A nostalgic trip highlights the best of both old and new.
The sprawling, second-story lobby of the Hotel Commonwealth is softly aglow, a wall of translucent drapes diffusing the mid-summer sun that’s beating down outside. The hotel’s air conditioning feels like cool, fresh breath against my flushed face and sun-kissed shoulders. I inhale deeply, relishing the relief. Yet an observant onlooker behind the front desk senses I could use more still.
“How about some waddah? Ain’t nobody dehydratin’ on my watch!” The hotel’s tall, slim and suited head concierge, Nick MacDonald, plunks an ice-cold bottle of water into my hand and another into my husband’s. I’m grateful, and I thank him, but it’s not the cold water that I find most soothing. It’s that accent.
We’re checking in for two nights, a quick pit stop in Boston on our way to Maine for 4th of July festivities with my in-laws. Although this city is among the most popular in the U.S. for families in want of a patriotic Independence Day experience, for us, it just feels like home. And for six years, it was. This is the first time I’ve been back in Boston since we moved to the South two years ago, and MacDonald’s unmistakable, non-rhotic speech sends a wave of nostalgia barreling through my belly. Suddenly, I can’t wait to get back outside and explore, and that’s just what we do.
In a city as dynamic as Boston, two years is plenty of time for change to set in—when one restaurant’s doors close, another’s open—but we’re delighted to find a few of our favorite haunts not only intact, but teeming with life. Guided by the desperation that comes with not knowing when we’ll be back again, I place a double order of my favorite buttery sushi for dinner at O Ya that night. For lunch the next afternoon, we cozy up to the bar at Picco and order what I’ve long been convinced is The Planet’s Best Pizza—chewy crust charred just so. I follow up the half that I’ve just polished off with a scoop of homemade strawberry ice cream, knowing perfectly well that I’ll be too full to finish it. (And I am.) To burn calories and bring back old memories, we walk through crowds of businessmen and tourists in Back Bay, and along uneven brick sidewalks in the South End, so seduced by our old neighborhood’s charm that I don’t even mind when I trip not once, but twice.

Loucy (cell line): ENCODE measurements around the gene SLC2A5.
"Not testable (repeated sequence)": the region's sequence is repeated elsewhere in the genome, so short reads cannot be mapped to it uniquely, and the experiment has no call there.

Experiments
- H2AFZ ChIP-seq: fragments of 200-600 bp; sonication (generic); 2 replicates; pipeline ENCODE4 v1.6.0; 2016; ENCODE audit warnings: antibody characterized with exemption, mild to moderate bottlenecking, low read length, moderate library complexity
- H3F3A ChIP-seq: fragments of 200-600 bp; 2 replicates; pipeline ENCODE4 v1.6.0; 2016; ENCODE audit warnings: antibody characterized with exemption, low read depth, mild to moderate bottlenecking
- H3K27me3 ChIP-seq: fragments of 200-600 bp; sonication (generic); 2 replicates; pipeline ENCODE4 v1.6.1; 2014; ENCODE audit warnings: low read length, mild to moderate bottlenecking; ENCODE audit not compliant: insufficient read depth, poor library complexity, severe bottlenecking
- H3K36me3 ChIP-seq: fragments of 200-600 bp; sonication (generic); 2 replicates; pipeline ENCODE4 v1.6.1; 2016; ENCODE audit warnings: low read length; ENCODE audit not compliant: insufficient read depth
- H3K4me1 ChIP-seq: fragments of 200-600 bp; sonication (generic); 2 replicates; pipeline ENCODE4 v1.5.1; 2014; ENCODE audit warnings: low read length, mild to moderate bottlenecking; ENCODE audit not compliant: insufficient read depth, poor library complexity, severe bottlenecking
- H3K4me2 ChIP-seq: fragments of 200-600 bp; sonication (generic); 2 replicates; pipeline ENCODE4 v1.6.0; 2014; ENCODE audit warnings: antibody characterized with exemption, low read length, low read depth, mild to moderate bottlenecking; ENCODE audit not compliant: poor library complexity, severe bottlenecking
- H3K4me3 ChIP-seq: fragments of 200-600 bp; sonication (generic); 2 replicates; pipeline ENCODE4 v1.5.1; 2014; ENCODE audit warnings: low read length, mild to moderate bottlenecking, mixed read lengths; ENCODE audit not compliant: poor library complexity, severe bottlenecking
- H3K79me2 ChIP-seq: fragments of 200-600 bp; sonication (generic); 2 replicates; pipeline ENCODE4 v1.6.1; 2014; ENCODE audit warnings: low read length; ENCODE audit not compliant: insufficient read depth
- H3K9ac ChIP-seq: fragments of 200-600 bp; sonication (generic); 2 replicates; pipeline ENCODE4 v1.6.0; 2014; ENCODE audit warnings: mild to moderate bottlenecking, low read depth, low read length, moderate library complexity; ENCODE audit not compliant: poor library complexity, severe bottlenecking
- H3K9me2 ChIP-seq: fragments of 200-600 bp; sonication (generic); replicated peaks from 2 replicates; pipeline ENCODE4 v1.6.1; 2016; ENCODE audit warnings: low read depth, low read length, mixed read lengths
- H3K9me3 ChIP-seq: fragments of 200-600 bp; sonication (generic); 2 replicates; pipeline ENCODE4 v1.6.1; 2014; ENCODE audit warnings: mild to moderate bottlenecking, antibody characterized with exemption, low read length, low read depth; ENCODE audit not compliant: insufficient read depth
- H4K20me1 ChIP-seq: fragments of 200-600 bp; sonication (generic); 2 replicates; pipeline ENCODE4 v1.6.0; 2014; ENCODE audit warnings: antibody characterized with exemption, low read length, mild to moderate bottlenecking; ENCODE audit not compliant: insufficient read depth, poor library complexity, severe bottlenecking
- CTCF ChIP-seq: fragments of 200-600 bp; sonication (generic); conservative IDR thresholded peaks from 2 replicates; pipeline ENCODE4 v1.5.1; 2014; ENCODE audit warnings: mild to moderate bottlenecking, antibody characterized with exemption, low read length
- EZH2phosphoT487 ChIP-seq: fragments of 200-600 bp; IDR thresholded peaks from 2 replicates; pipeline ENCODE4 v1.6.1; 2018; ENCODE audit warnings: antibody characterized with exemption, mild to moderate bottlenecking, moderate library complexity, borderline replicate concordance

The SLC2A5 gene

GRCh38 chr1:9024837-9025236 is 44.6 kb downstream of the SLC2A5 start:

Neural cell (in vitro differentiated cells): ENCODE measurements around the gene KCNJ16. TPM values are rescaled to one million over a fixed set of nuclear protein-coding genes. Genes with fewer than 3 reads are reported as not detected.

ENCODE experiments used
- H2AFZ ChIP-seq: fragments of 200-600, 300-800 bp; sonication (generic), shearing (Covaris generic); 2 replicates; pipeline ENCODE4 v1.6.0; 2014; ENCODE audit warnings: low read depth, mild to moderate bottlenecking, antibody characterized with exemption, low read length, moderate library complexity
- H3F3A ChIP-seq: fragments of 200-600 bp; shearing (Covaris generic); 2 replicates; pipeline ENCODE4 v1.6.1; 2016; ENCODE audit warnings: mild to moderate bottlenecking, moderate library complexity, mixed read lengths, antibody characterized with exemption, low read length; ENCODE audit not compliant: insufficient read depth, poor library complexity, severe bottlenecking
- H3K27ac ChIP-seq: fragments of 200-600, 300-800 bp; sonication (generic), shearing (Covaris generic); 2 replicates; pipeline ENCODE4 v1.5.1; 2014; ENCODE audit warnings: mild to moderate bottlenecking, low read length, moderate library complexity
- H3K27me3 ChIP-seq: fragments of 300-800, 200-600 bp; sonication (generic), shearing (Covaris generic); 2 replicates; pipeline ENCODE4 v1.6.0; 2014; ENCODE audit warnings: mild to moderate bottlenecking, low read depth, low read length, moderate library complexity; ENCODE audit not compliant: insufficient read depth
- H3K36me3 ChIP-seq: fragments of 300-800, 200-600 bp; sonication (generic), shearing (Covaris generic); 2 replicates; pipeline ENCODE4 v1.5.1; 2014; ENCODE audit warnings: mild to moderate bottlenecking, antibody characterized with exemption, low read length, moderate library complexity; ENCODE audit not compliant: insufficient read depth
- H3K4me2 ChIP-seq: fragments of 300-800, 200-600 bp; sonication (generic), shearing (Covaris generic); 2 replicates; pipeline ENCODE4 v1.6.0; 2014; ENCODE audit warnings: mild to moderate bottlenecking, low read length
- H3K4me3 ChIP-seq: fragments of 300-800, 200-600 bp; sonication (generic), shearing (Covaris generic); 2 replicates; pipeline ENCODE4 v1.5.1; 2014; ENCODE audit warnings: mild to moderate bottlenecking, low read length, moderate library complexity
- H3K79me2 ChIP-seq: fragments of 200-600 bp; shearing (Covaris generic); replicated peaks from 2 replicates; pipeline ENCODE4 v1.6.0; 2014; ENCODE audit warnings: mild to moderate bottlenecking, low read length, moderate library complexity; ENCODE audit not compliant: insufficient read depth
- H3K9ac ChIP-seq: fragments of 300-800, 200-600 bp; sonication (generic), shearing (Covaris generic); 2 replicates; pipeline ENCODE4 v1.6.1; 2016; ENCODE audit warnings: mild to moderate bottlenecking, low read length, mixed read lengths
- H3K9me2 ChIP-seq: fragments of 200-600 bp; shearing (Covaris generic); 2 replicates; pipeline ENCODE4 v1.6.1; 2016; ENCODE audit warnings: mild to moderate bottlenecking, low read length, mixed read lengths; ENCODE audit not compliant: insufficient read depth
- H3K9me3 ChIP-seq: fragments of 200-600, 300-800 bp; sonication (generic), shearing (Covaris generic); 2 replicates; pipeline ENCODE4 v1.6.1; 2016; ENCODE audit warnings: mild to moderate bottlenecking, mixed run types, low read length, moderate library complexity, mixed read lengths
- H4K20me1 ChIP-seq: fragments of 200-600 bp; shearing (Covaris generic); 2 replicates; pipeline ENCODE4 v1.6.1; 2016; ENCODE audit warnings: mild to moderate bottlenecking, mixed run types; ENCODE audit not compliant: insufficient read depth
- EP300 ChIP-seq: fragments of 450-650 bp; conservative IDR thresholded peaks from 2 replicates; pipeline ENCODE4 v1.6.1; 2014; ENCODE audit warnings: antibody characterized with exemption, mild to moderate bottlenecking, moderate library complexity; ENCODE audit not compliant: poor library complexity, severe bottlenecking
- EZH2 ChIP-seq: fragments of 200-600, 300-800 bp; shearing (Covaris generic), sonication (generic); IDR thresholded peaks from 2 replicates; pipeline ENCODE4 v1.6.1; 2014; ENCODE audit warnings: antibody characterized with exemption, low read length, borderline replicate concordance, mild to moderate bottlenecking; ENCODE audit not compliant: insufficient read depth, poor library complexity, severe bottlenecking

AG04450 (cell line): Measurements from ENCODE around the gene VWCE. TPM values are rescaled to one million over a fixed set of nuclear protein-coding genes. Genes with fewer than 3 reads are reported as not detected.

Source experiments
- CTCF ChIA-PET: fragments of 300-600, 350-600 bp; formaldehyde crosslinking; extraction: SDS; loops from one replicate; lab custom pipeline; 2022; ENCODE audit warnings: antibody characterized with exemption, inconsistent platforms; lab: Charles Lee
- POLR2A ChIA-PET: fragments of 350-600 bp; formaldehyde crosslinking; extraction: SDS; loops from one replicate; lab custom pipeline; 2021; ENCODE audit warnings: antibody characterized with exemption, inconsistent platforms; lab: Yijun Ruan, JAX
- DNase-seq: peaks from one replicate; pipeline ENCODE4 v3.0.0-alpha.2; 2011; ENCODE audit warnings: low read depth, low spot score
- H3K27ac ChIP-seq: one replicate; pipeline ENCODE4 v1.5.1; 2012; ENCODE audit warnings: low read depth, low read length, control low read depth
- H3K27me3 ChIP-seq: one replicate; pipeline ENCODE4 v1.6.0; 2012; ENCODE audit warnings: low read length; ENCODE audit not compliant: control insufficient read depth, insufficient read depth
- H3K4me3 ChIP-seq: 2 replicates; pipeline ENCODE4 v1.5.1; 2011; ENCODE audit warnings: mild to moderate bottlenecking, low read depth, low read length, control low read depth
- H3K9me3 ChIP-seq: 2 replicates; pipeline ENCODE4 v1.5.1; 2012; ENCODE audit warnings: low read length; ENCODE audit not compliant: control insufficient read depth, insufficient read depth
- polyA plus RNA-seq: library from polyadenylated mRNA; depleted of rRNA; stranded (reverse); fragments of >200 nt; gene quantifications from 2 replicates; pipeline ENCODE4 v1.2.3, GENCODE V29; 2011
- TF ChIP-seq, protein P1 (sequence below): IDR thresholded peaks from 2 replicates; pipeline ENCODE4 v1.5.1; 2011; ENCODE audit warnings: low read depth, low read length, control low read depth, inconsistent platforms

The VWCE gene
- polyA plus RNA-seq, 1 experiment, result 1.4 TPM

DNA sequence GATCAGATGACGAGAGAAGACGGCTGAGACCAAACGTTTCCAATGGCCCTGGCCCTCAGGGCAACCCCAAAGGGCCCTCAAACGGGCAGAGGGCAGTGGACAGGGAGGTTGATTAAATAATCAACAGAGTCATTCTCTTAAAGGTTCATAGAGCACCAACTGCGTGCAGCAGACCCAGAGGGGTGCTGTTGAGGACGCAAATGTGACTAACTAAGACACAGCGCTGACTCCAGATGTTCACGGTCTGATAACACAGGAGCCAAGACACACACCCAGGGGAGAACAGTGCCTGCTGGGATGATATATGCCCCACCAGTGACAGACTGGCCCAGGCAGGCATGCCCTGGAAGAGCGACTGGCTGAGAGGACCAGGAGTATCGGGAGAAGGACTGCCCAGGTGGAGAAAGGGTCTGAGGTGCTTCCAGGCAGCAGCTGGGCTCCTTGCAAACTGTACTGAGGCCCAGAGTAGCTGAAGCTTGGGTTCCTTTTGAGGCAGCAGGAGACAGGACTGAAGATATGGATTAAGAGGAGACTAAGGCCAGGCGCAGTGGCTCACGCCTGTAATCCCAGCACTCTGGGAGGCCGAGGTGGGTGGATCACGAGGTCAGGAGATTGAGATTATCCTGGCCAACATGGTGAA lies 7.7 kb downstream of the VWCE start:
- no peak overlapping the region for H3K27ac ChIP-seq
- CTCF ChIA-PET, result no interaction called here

For all the pleasure we take from reliving some of our old favorite spots, back at the hotel we’re impressed by what’s new. Hotel Commonwealth is fresh off a $50 million renovation that left in its wake 96 new guest rooms, as well as modern outdoor terraces that overlook Fenway Park. (The proximity is such that imagining a foul ball splashing straight into your martini wouldn’t be absurd.) Big, Boston personality is laced throughout the property: Legendary rockers’ electric guitars hang like artwork in a lobby hallway; the ivory blinds in our suite feature red, baseball-style stitching; and housekeeping signs bearing the phrases “No sah” (that’s “No sir” in Boston speak) and “All yahs” (All yours) dangle from guest room door handles. The hotel is by no means new, nor are its two restaurants, the sleek Island Creek Oyster Bar and the elegant French bistro-style Eastern Standard. But Island Creek is new to me—in six years of living here I never set foot inside—so we invite a couple of friends to join us for what turns out to be one of the best and most decadent meals I’ve had in Boston. Maybe anywhere.
It’s game night, and we exit the restaurant to find Kenmore Square thick with Red Sox fans spilling out of Fenway. Conversations, ranging from the game’s best plays to post-game plans, are laden with the unmistakable accent that just one day earlier Nick MacDonald rolled off his tongue like a welcome mat. The next morning, as we leave our room en route to the airport, I close the door and turn our sign to “All yahs,” a message to housekeeping that we’ve gone, and to Boston that I’ll forever feel at home here.
WHERE TO STAY
WHERE TO EAT
Island Creek Oyster Bar
WHAT TO DO
Institute of Contemporary Art, Boston
Isabella Stewart Gardner Museum
Sam Adams Brewery
STORY: Lindsay Lambert Day